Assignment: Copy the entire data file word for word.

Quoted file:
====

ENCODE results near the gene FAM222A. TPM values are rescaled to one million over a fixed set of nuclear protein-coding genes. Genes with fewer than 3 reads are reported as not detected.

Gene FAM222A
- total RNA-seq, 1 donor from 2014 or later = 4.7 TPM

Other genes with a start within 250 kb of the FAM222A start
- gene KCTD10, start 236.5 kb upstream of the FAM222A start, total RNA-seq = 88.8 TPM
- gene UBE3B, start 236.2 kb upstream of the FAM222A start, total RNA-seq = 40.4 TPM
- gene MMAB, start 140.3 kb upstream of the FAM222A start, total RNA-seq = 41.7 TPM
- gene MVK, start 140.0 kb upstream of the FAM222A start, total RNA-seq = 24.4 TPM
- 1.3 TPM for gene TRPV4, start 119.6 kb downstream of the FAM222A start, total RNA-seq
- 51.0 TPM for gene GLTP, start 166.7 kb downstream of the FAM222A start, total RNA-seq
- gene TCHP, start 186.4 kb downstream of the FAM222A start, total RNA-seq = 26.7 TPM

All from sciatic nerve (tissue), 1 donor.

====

ENCODE results near the gene FAM222A. TPM values are rescaled to one million over a fixed set of nuclear protein-coding genes. Genes with fewer than 3 reads are reported as not detected.

Gene FAM222A
- total RNA-seq, 1 donor from 2014 or later = 4.7 TPM

Other genes with a start within 250 kb of the FAM222A start
- gene KCTD10, start 236.5 kb upstream of the FAM222A start, total RNA-seq = 88.8 TPM
- gene UBE3B, start 236.2 kb upstream of the FAM222A start, total RNA-seq = 40.4 TPM
- gene MMAB, start 140.3 kb upstream of the FAM222A start, total RNA-seq = 41.7 TPM
- gene MVK, start 140.0 kb upstream of the FAM222A start, total RNA-seq = 24.4 TPM
- 1.3 TPM for gene TRPV4, start 119.6 kb downstream of the FAM222A start, total RNA-seq
- 51.0 TPM for gene GLTP, start 166.7 kb downstream of the FAM222A start, total RNA-seq
- gene TCHP, start 186.4 kb downstream of the FAM222A start, total RNA-seq = 26.7 TPM

All from sciatic nerve (tissue), 1 donor.